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Finally, we must note the Arhus Convention.11 This is intended to give effect to Principle 10 of the Rio Declaration,12 facilitating the 'participation of all concerned citizens', 'appropriate access to information concerning the environment that is held by public authorities' and '[e]ffective access to judicial and administrative proceedings'. Both the European Union and Ireland are signatories, although Ireland has not yet ratified it. (The Commission intends to refer Ireland to the ECJ for alleged failure to adopt the Public Participation Directive (2003/35/EC) which aims to give effect to the Convention.13)

While the Convention does not explicitly deal with the issue of fees, the recitals do recognise that the public should have 'free access' to 'the procedures for participation in environmental decision-making' and the Convention's Implementation Guide says that the State should not impose financial constraints on those who do participate.14 Given the likely serious impact of the new planning fees on ENGOs,15 that the introduction of fees for appeals led to a reduction in their number,16 and that these bodies are seen as the 'principal clients' of the Convention,17 it is arguable that Ireland is not in compliance with the Convention. The participation of both the public and ENGOs is important in ensuring both the effectiveness and the legitimacy of the EIA process.18 In this context, it is surprising and unfortunate that the Court's judgment makes no mention of ENGOs and it may be that the Court's reading of the EIA Directive runs counter to the Convention.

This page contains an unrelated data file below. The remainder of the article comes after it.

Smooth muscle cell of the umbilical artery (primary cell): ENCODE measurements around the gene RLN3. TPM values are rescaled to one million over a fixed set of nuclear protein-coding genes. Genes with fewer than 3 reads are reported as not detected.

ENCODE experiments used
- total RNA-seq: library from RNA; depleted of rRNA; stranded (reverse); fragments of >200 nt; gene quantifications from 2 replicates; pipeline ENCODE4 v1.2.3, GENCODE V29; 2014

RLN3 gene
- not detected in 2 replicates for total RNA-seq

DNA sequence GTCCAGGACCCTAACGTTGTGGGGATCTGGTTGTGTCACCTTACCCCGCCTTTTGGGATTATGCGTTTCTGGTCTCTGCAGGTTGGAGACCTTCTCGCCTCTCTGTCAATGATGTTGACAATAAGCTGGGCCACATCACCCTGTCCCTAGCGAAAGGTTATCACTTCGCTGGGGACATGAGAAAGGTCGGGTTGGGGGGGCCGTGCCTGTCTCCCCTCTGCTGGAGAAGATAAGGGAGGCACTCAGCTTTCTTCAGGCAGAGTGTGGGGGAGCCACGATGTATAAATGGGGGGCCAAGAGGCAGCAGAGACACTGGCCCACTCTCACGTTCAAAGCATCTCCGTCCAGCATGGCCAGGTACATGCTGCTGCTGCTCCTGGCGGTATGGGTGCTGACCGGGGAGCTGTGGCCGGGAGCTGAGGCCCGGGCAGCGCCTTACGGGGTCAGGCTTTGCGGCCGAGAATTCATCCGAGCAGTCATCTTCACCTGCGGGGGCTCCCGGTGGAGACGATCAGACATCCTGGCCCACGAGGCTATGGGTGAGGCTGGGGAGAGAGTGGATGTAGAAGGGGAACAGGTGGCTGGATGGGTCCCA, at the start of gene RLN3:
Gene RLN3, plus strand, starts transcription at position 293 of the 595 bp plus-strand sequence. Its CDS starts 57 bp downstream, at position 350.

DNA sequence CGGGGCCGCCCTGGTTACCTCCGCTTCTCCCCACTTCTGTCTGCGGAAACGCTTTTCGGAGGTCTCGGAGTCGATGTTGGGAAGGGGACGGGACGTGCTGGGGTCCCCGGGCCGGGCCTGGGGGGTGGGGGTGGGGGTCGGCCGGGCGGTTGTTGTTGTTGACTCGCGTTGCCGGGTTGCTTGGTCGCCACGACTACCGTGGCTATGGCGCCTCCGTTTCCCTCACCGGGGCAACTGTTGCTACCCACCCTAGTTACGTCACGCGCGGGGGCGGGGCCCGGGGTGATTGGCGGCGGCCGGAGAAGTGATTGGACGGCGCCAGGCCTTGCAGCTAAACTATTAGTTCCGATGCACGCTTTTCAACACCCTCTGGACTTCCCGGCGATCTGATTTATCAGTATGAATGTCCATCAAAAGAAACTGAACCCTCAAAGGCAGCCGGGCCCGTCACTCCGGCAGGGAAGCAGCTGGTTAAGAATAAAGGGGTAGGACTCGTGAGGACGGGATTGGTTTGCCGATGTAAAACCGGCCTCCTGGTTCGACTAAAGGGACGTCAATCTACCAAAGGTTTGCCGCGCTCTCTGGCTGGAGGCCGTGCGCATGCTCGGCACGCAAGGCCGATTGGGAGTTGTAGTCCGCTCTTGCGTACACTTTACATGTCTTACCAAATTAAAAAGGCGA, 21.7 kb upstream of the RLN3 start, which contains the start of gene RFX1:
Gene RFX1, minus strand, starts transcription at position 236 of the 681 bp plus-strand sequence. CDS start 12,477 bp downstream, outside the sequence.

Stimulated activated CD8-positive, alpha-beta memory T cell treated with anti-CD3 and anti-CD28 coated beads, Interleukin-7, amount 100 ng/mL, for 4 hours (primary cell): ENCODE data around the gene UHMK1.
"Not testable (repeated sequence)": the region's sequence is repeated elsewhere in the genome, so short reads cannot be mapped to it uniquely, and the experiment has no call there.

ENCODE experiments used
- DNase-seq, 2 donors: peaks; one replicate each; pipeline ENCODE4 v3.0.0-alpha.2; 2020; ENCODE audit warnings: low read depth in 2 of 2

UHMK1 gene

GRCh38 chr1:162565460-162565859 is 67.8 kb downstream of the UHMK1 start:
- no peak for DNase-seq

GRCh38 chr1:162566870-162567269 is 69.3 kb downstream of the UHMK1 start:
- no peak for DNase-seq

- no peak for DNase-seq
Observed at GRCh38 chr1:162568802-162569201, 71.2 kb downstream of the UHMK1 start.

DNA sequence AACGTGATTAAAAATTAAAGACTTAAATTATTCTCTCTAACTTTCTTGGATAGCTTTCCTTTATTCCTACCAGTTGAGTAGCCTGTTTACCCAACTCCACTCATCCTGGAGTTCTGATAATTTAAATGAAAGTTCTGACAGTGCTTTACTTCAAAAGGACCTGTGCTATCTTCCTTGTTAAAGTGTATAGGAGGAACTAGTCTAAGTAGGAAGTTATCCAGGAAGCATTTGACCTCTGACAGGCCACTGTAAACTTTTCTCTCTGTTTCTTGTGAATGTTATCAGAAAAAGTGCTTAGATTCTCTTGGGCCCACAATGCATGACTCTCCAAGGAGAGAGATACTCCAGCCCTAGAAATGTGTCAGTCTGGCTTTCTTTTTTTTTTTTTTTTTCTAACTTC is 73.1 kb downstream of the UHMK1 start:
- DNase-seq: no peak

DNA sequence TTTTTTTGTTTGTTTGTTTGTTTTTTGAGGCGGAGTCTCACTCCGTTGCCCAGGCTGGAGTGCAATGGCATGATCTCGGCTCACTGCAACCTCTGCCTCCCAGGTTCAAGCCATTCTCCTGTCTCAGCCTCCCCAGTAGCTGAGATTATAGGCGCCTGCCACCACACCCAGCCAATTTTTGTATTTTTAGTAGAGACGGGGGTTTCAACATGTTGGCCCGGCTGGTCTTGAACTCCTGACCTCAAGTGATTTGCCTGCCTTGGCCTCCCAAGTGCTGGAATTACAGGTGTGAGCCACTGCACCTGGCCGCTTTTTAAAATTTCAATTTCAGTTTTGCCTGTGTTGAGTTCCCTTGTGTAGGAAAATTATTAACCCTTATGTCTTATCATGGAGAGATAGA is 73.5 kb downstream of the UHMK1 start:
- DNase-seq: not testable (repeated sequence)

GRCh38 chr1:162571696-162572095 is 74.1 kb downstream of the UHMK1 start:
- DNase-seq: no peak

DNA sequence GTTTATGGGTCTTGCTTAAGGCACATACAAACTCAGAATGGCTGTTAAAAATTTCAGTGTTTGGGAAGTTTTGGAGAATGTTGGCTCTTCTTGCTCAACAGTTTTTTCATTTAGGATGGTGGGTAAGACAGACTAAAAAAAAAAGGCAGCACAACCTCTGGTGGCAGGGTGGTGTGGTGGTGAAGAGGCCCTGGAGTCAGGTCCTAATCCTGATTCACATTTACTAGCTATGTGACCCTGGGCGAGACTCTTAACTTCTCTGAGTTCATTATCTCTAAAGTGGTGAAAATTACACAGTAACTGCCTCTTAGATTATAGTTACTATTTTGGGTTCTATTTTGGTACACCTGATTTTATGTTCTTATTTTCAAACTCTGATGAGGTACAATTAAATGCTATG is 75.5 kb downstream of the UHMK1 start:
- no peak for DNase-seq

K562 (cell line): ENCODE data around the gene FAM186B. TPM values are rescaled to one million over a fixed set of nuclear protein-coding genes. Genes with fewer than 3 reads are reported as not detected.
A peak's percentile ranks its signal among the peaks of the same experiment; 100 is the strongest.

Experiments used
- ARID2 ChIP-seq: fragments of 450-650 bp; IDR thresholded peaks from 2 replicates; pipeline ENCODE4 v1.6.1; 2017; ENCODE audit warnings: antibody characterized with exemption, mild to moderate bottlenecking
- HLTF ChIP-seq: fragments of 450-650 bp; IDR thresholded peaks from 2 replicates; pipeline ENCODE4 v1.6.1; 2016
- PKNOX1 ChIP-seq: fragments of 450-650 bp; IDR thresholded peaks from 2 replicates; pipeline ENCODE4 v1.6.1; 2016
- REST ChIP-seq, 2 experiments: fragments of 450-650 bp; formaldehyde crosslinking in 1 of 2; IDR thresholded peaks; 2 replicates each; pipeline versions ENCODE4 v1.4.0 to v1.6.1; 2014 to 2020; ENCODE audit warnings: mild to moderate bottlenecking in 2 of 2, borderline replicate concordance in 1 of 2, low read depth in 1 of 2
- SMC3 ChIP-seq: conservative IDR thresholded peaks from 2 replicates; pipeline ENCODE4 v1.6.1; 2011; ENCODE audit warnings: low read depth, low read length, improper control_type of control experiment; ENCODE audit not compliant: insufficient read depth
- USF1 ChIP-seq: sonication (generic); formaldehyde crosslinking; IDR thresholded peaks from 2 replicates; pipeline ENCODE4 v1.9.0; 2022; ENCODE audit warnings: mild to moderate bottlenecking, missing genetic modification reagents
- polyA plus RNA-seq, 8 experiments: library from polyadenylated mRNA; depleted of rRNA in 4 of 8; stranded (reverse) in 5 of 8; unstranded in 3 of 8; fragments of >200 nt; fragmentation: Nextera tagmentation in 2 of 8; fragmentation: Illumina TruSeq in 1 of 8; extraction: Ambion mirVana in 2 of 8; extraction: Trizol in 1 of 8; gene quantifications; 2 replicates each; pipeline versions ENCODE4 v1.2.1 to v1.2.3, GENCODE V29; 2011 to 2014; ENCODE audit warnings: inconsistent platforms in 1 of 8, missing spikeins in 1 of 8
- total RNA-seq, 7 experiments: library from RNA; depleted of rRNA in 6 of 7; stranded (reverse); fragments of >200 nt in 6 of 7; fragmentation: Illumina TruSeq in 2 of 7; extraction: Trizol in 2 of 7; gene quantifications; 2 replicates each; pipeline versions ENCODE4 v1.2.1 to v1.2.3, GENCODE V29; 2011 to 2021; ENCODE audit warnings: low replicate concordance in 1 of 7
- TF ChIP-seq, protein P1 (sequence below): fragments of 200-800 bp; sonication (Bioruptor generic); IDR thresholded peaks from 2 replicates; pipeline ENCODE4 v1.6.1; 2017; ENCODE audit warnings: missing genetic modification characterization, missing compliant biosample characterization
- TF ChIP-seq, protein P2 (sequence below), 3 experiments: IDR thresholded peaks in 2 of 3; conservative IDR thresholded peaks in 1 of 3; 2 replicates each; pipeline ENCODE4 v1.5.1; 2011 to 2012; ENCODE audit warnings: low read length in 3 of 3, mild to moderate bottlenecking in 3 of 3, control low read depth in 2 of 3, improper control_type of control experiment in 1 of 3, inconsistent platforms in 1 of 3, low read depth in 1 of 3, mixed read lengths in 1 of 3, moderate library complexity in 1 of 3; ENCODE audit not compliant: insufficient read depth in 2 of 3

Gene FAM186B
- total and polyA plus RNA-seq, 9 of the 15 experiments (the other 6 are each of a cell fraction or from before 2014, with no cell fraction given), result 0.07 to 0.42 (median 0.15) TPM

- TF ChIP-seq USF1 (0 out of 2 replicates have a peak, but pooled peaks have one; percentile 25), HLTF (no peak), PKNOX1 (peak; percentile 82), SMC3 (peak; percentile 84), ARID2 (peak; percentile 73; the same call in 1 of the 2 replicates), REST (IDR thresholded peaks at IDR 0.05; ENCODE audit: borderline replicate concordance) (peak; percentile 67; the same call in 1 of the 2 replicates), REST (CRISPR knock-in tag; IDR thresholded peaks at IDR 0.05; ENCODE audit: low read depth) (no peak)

Overall, therefore, although the case does answer the net issue of the compatibility of public participation fees with the EIA regime, it raises further questions for the future regarding the approach which the ECJ should take in interpreting environmental legislation, particularly taking into account the focus of the Arhus Convention on effective involvement by all.

Ronan Kennedy* Faculty of Law National University of Ireland


11 The United Nations Economic Commission for Europe Convention on Access to Information, Public Participation in Decision-making and Access to Justice in Environmental Matters, env/pp/.

12 E. Morgera, 'An Update on the Aarhus Convention and its Continued Global Relevance' (2005) 14(2) RECIEL 138.

13 T. Flynn, 'Recent European Environmental Developments' (2007) 14(2) Irish Planning and Environmental Law Journal 78, 80.

14 See Ryall, above n. 9 at 10.

15 Ibid.

16 A. Ryall, 'The EIA Directive and the Irish Planning Participation Fee' (2002) 14(3) Journal of Environmental Law 317, 322-323.

17 Morgera, above n. 12 at 139.

18 A. Marong, 'From Rio to Johannesburg: Reflections on the Role of International Legal Norms in Sustainable Development' (2003) Georgetown International Environmental Law Review 21, 72-75.

* The author would like to thank Garrett Simons BL for his helpful comments upon an earlier draft of this article.